The Meads Of Asphodel - In The Name Of God, Welcome To Planet Genocide
Firestorm Records
Experimental Black Metal
7 songs (56:20)
Release year: 2006
The Meads Of Asphodel
Reviewed by Goat
Archive review

It’s hard to believe that The Meads Of Asphodel has been in existence for nearly ten years now. With the British Metal underground especially, bands tend to fade away if they haven’t ‘made it’ after several years with a bare few grimly hanging on to their cult status despite the odds. Despite gaining all kinds of critical kudos and a split release with Mayhem, The Meads is still about as underground as it’s possible to be. Much of this has to be due to choice, the band choosing the most underground labels that it can to release its music. Perhaps it’s also due to the fact that the band has never played live, the traditional attention-gainer for new groups. In any case, fewer people know of the band than its quality deserves.

Although generally referred to as Experimental Medieval Black Metal, this is about as far from early Satyricon as you’re likely to get. The band’s base sound is an individualistic form of Punkish Black Metal, with elements of everything from traditional Middle-Eastern music, Space Rock, Pop and Techno included, and all work together perfectly. There’s a noticeable influence from British Prog Rock lords Hawkwind, with Alan Davey providing the bass on this release. Also noteworthy is the band’s friendship with Japanese Avant-Metallers Sigh, frontman Mirai Kawashima providing keyboards on a song here. Of course, mere words can’t do the band justice, especially since its members seem to take delight in surprising the listener with the twists and turns that the music takes.

In The Name Of God, Welcome To Planet Genocide is the band’s first EP. After Psalm 363, a brief yet moving intro which layers speeches from Hitler and Churchill simultaneously, the EP moves seamlessly into the first track proper, My Beautiful Genocide. Devotees of The Meads will remember this in a twenty-minute form from the band’s ‘live in the studio’ release, 2004’s The Mill Hill Sessions, and in a shorter, tighter form here it’s excellent. The band is on its technical best, as ever, especially drummer Urakbaramel (also of undervalued Black Metallers Worms Of Sabnock) who is one of the best in the business, having a loose, almost Jazzy style and capable of all sorts of technical trills. Vocals switch between the gruff barks of Metatron (think an unholy combination of Lemmy and Barney Greenway) and the more typical Black Metal gargles of guitarist James Tate.

What makes this EP different from the previous highly regarded album Damascus Steel is that it works within its confines, with little of its predecessor’s smoothness. There’s a greater Punk influence to be found, and not just in the Discharge cover medley or the eighties styled cover art – the whole release feels as though it could have been recorded in one take, with interlocking songs and warm-up drum intros to the first couple of tracks. Of course, just as you’re used to this slight shift in the band’s sound, along comes The Man Who Killed For God with soaring female vocals and danceable beats, before leading into a spectacular guitar solo.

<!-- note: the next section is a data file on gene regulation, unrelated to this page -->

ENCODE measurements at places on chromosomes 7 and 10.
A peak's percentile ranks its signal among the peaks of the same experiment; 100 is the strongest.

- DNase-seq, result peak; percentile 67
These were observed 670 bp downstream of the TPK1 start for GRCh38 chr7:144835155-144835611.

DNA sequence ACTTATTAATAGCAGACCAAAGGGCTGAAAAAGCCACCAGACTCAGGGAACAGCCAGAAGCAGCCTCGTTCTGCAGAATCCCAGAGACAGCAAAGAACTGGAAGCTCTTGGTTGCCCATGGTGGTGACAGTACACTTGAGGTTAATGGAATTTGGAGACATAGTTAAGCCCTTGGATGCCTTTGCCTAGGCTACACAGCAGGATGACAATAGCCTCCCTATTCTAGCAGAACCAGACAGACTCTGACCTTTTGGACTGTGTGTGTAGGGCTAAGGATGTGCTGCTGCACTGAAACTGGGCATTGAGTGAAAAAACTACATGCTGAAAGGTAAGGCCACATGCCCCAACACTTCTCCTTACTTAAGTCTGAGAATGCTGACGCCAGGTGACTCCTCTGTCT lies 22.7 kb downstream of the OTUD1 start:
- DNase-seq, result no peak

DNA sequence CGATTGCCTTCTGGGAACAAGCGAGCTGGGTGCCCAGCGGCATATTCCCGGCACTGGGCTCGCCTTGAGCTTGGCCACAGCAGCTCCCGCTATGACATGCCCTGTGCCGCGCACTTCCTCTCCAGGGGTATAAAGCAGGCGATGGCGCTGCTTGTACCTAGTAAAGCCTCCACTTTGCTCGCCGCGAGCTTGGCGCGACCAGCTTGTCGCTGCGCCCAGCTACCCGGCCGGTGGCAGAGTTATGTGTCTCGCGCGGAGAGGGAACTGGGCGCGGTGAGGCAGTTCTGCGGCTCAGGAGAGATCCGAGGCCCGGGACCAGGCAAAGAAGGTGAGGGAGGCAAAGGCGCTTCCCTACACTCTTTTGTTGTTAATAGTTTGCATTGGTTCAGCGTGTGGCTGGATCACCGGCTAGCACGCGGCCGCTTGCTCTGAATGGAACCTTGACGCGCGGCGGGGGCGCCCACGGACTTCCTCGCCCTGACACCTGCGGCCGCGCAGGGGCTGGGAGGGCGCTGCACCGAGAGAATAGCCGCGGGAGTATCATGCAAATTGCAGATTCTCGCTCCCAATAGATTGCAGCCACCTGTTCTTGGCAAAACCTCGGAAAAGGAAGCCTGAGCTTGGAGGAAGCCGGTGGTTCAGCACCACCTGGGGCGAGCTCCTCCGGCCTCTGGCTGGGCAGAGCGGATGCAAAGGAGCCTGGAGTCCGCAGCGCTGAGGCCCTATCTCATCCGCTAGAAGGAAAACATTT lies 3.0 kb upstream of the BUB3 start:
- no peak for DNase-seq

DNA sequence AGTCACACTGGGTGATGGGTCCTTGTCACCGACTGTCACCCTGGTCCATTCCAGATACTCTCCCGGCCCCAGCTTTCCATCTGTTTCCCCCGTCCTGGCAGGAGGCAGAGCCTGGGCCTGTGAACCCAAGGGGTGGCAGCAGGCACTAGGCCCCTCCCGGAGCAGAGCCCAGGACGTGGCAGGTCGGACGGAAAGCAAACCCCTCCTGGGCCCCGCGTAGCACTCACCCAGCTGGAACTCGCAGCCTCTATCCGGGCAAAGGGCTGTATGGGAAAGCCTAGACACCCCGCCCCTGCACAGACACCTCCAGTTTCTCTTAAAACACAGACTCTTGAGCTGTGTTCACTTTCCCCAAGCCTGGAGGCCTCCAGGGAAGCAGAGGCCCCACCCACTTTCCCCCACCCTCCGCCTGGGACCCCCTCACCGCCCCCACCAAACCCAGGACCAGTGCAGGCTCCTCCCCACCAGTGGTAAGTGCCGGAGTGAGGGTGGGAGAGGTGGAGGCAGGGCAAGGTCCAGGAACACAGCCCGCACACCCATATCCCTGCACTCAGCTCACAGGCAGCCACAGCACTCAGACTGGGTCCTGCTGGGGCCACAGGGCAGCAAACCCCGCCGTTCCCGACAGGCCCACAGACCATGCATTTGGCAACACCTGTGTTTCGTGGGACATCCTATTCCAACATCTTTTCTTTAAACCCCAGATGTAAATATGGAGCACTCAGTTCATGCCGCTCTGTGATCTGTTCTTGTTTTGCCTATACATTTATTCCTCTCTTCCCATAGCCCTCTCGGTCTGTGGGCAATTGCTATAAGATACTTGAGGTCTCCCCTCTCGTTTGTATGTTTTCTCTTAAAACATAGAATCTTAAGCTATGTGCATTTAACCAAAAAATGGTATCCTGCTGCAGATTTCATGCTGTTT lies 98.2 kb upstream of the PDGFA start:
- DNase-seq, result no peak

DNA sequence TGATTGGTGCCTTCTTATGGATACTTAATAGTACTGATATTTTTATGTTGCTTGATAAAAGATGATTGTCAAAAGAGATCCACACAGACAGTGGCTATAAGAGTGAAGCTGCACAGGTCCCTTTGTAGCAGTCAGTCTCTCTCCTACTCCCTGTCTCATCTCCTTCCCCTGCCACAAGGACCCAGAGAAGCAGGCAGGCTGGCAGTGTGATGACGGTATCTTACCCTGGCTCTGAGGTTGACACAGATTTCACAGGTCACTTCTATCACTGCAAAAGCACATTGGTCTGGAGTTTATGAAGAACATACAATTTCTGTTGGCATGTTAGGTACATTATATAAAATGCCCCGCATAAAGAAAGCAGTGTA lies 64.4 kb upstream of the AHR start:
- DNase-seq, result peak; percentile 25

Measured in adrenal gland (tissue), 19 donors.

The aforementioned cover medley is one of the EP’s immediate highlights. Although a majority of readers out there probably turned their noses up at the first instance of ‘punk’ in this review, Discharge may well be the band to change their minds. An acknowledged influence upon such luminaries as Celtic Frost and Napalm Death, the English anarchists are responsible for Extreme Metal as we know it today, and deserve much more respect from the closed-minded Metallic hordes than they receive.

Aborted Stygian Foetus closes the release with the electronic elements at the front, fuzzy synths and breakbeats intermingling with a trumpet, building up to the club soundtrack from hell. Fans of The Meads will love it, but newcomers might find the whole thing a little too much. ‘Too much’ is exactly what the remainder of this track is, eighteen-odd minutes of silence before a man (I’m assuming Metatron) with the worse fake American accent you’ve ever heard gives a sermon attacking religion’s devotion to violence and war. It’s deliberately hammy and ridiculous and could only be a hidden track. Whether you like it or not is up to personal taste; personally, although everything he says is spot on politically (let’s face it, The Meads Of Asphodel is one of the few Black Metal bands to talk about current affairs lyrically), it’s the first musical misstep the band have taken in its career yet, and is a sobering finale to the release for all the wrong reasons.

Ultimately, fans of the band will love this. It’s another eccentric step along an eccentric path for Britain’s most eccentric band, and as long as it can hold off becoming a self-parody there’s much life in there yet. Newcomers to the band should hunt down one of the three albums first, especially Damascus Steel, although according to the band’s website Supernal Records has stopped printing them, so eBay might be the best (only?) place to find them in the future…

Killing Songs :
My Beautiful Genocide, The Man Who Killed For God, Hell On Earth/Blood Runs Red
Goat quoted no quote
Other albums by The Meads Of Asphodel that we have reviewed:
The Meads Of Asphodel - Sonderkommando reviewed by Goat and quoted 70 / 100
The Meads Of Asphodel - The Murder Of Jesus The Jew reviewed by Goat and quoted 92 / 100
The Meads Of Asphodel - Damascus Steel reviewed by Goat and quoted 94 / 100
The Meads Of Asphodel - The Mill Hill Sessions reviewed by Goat and quoted no quote
The Meads Of Asphodel - Exhuming The Grave Of Yeshua reviewed by Goat and quoted 86 / 100
To see all 7 reviews click here
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